The defendants rely upon the IEEPA as the statutory basis for their decision to block the financial assets of Global Relief. The IEEPA allows the President of the United States to "block during the pendency of an investigation ... any property in which any foreign country or a national thereof has any interest by any person, or with respect to any property, subject to the jurisdiction of the United States." 50 *887 U.S.C. § 1702(a) (1) (B). Any judicial review of the defendants' decision to block Global Relief's property under this statute is necessarily fact intensive. For example, this Court may not be able to determine whether any "foreign country or national thereof" had an "interest" in Global Relief without first reviewing the proposed in camera submission.
Accordingly, a proper evaluation of Global Relief's challenges to the defendants' actions in this case requires a review of all the available submissions, whether publicly disseminated or in camera and ex parte. Our review of the proposed in camera submission does not presuppose that the Court will rely on that submission when ultimately ruling on Global Relief's motion for a preliminary injunction. A court cannot determine if proposed evidence is admissible and probative without first examining it.
Our conclusion with respect to the review of the proposed in camera submissions is supported by Abourezk v. Reagan, 785 F.2d 1043 (D.C.Cir.1986), aff'd, 484 U.S. 1, 108 S. Ct. 252, 98 L. Ed. 2d 1 (1987). See also Patterson v. Federal Bureau of Investigation, 893 F.2d 595, 599-600 (3d Cir.), cert. denied, 498 U.S. 812, 111 S. Ct. 48, 112 L. Ed. 2d 24 (1990); United States v. Ott, 827 F.2d 473, 475 (9th Cir. 1987); United States v. Belfield, 692 F.2d 141, 147 (D.C.Cir.1982); and United States v. Nicholson, 955 F. Supp. 588, 592 (E.D.Va. 1997). In Abourezk, suits challenged the refusal of the Secretary of State to issue visas to aliens whom the plaintiffs had invited to come to the United States to speak on issues of public concern. The court addressed the proper standards that should apply when a court is asked to review in camera and ex parte submissions. While noting that, as a general rule, "a court may not dispose of the merits of a case on the basis of ex parte, in camera submissions," the court recognized that, in "extraordinary circumstances," it may be necessary for a district court to review and rely on certain evidence in camera and ex parte. Id. at 1061. One such circumstance recognized by the court is the assertion of the "state secrets privilege" by the government when "acute national security concerns" are involved. Id. In that situation, the court held that review of in camera and ex parte submissions was only appropriate when: a) the government demonstrated "compelling national security concerns;" and b) the government publicly disclosed, prior to any in camera inspection, as much of the material as it could divulge without compromising the privilege. Id. (citing Molerio v. Federal Bureau of Investigation, 749 F.2d 815 (D.C.Cir.1984)).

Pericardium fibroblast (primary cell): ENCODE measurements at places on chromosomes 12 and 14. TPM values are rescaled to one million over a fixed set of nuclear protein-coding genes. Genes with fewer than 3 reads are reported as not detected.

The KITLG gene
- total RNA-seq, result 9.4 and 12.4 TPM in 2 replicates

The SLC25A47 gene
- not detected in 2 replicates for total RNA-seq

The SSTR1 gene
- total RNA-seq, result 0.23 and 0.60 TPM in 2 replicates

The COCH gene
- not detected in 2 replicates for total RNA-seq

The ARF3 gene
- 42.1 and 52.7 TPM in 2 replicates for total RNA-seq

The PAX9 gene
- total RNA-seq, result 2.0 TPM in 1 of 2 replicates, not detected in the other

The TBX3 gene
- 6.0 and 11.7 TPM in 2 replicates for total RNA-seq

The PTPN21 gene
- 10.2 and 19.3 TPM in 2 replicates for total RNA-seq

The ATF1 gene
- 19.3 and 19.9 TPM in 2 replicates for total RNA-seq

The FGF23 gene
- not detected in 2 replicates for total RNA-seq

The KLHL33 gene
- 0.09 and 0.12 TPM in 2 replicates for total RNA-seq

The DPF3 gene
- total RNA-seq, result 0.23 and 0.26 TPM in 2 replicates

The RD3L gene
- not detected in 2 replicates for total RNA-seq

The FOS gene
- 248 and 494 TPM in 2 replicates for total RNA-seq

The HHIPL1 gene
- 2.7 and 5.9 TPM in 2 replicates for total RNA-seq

In this case, the defendants have acted in accordance with the rationale espoused in Abourezk. On March 27, 2002, the Attorney General of the United States filed a declaration in which he stated that "it would harm the national security of the United States to disclose or have an adversary hearing with respect to materials submitted to the [United States Foreign Intelligence Surveillance Court] in connection with this matter." (Ashcroft Declaration at ¶3.) The defendants claim to have satisfied the second prong of the Abourezk rationale by publicly filing on March 27, 2002 four binders of exhibits to support their arguments in opposition to the motion for a preliminary injunction. Therefore, in light of the standards enunciated in Abourezk, it is appropriate for the Court in this case to review and examine the proposed in camera submission of the defendants when deciding Global Relief's motion for a preliminary injunction.
For the foregoing reasons, the plaintiff's emergency motion to preclude ex parte, in *888 camera proceedings is denied. Accordingly, this Court will begin its review of the proposed in camera submissions to facilitate its consideration of Global Relief's motion for a preliminary injunction.